Question: My dismissive avoidant ex is opening up to me but pulls away when we get close. He is slowly letting me in and is more comfortable telling me how he feels.
When we were together and I asked him how he feels or asked him questions about this past, he’d say he doesn’t want to talk. This triggered me and he responded with distancing. Sometimes he’d get up and leave the house for days. Thanks to your advice, I’m more secure now and able to meet him where he is. Since we decided to work on our relationship, he is contributing to conversations. We have talked about our attachment styles and I’ve forwarded him some of your articles and videos. Last week he on his own brought up going to see a therapist. Of course, I was excited, but I didn’t push.
I am happy with where things are, my only concern and also question is after our intimate conversations where he opens up, he pulls away and needs more space. Luckily I read many of your articles and expected it to happen. I allow him his space and reach out a few days later according to his deactivation pattern. He has been responding positively to me reaching out in this manner. Are there things I can do to make him feel he doesn’t have to deactivate every time we get close?
Yangki’s Answer: A dismissive avoidant ex going from “I don’t want to talk” to going to see a therapist is a big deal!
First of all, he must really love you to want to change. Second of all, whatever you’re doing is not just working, it is working really well. I know you are not back together (yet), but I am really happy for you.
It’s reasonable to be concerned about your dismissive avoidant ex opening up and then pulling away when you get close; and to want to help stop the deactivation of the attachment system.
For a dismissive avoidant attachment style opening up to someone, let alone to an ex feels like going against who they are. Their natural instincts are to keep people at a distance; and avoid being emotionally vulnerable. When they go against those natural instincts, they instinctively deactivate to center and feel safe again.
The most important thing you can do to stop a dismissive avoidant ex from pulling away every time you get close is to provide safety. I have written a long article on how to make an avoidant ex feel safe; you’ll find the link at the bottom.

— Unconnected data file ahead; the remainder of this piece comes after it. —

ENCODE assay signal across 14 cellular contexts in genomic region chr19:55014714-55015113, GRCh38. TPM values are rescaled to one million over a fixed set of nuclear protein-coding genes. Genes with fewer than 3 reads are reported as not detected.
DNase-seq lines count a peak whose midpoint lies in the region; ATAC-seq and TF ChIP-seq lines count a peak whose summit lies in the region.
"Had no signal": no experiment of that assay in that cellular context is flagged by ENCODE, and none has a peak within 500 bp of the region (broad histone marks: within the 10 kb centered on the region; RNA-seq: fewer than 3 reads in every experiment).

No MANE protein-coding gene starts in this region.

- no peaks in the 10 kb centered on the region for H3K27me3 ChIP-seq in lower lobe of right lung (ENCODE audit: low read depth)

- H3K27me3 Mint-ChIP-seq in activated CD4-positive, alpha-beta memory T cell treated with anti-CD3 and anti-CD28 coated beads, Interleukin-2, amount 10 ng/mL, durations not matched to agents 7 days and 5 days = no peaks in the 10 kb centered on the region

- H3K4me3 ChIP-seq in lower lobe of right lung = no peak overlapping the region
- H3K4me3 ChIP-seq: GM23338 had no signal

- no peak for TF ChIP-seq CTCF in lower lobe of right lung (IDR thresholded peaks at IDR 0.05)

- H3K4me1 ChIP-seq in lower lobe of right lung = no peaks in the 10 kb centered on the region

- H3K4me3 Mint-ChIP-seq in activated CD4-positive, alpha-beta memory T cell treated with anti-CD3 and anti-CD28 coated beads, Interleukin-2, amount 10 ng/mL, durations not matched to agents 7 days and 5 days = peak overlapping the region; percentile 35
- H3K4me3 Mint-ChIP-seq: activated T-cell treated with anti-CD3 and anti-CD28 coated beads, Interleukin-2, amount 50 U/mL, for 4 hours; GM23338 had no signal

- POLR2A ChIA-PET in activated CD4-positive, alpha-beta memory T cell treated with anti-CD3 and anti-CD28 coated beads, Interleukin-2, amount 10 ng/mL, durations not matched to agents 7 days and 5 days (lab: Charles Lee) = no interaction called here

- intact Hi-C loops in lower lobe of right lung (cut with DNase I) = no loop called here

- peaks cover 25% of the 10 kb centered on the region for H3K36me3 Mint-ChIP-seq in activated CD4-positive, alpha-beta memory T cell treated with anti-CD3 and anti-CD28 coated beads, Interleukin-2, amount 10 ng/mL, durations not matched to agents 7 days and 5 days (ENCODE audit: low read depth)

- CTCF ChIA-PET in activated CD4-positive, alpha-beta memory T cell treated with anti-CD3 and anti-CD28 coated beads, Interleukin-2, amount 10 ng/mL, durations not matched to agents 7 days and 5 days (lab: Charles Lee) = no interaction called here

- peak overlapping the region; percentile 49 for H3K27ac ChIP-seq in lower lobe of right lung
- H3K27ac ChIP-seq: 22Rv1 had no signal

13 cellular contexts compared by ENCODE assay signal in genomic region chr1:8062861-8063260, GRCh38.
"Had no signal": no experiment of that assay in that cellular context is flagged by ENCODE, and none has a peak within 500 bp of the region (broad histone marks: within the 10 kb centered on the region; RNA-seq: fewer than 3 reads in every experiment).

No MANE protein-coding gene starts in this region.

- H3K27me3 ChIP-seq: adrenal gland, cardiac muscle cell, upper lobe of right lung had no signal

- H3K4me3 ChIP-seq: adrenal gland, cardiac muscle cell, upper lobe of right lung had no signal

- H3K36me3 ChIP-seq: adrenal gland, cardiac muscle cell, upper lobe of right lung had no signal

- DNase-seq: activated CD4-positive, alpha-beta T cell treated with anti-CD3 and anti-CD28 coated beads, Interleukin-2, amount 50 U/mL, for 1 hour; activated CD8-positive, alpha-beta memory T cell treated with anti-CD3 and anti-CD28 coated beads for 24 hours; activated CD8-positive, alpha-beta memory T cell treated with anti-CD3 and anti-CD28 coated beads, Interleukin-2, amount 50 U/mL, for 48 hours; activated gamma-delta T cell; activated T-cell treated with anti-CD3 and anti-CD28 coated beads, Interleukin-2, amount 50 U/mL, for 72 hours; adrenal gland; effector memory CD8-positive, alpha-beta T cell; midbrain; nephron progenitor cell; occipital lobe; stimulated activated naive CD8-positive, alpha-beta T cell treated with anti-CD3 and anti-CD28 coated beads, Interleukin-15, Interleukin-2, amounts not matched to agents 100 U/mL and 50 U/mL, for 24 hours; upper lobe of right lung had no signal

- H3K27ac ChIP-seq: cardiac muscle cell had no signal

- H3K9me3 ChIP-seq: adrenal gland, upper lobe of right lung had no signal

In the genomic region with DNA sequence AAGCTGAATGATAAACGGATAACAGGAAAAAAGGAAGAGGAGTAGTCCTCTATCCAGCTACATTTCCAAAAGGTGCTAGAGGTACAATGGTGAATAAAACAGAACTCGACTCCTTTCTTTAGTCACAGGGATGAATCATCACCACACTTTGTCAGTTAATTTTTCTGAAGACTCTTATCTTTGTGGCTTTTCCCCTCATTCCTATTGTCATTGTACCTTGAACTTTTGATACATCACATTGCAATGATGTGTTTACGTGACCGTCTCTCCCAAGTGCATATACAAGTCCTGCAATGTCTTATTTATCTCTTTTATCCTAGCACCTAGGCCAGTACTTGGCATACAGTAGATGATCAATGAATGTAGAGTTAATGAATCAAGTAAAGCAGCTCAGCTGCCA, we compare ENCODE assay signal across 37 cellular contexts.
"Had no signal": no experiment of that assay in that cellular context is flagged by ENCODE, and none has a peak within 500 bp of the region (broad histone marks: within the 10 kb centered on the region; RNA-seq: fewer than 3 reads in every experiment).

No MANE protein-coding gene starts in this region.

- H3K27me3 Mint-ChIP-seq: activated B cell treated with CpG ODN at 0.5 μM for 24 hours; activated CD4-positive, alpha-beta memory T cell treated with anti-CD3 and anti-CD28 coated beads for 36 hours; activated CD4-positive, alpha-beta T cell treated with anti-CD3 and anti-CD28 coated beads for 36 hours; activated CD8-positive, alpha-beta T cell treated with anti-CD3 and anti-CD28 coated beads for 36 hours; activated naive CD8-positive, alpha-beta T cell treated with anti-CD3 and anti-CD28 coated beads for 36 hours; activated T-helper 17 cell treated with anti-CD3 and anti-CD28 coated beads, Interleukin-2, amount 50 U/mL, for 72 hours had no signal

In addition to making a dismissive avoidant ex feel safe, you can also do the following:
1) Remind yourself it’s not personal or intentional that an avoidant ex pulls away
It’s important to remind yourself that when a dismissive avoidant ex pulls away, it is not necessarily personal or intentional
Some dismissive avoidants are not aware of their deactivating patterns, it’s just something they feel they need to do. Some are aware, but don’t think too hard about it. Others are aware of their deactivating patterns and feel frustrated by it; but also feel helpless to change it. I suspect your ex falls in the last category.
Giving him space to figure things out on his own is helping.
2) Reach out first when an avoidant ex pulls away
Reaching out first when a dismissive avoidant ex pulls away seems counter intuitive. Our natural thinking is that they need space, let them reach out when they’re ready. But when you understand a dismissive avoidant attachment style, you know that dismissive avoidants are never ready to get close. If you don’t reach out, they may never reach out at all.
Remember a self-aware dismissive avoidant is frustrated by his inability to get close and may think that you are frustrated too. When you don’t reach out, they think you may be hurt or angry; and since they don’t know how to deal with emotions (their own and other people’s), they avoid the emotions and avoid you.
The fact that you have figured his deactivation pattern and reach out instead of waiting for him to reach out is making him feel that you are not angry or hurt that he pulls away every now and then.
You’ve been reading my articles and watching my videos, so you know that there is a difference between reaching out and chasing a dismissive avoidant ex. They don’t mind you reaching out, they don’t like you chasing them.
3) Encourage him to accept your support
Dismissive avoidants hate asking for help. They feel uncomfortable relying on anyone for anything; and feel uncomfortable asking a partner for emotional support.
You may even find that a dismissive avoidant ex pulls away because he feels he needs your support; but doesn’t want to ask for it or knows how to ask for it. It feels safer for them to pull away and not feel like they need your support than ask you for it.
When he opens up about something he’d like to change or do, don’t jump in to give advice or a lecture about attachment styles. Tell him you are there to support him in whatever he wants to do and will support him in any way he needs you to. But that at the end of the day, it is his journey and he and only he controls it.
4) Be patient when an avoidant ex pulls away
Last but not least, be patient. Also remember, there could also be other things going on in your ex’s which have nothing to do with his dismissive attachment style.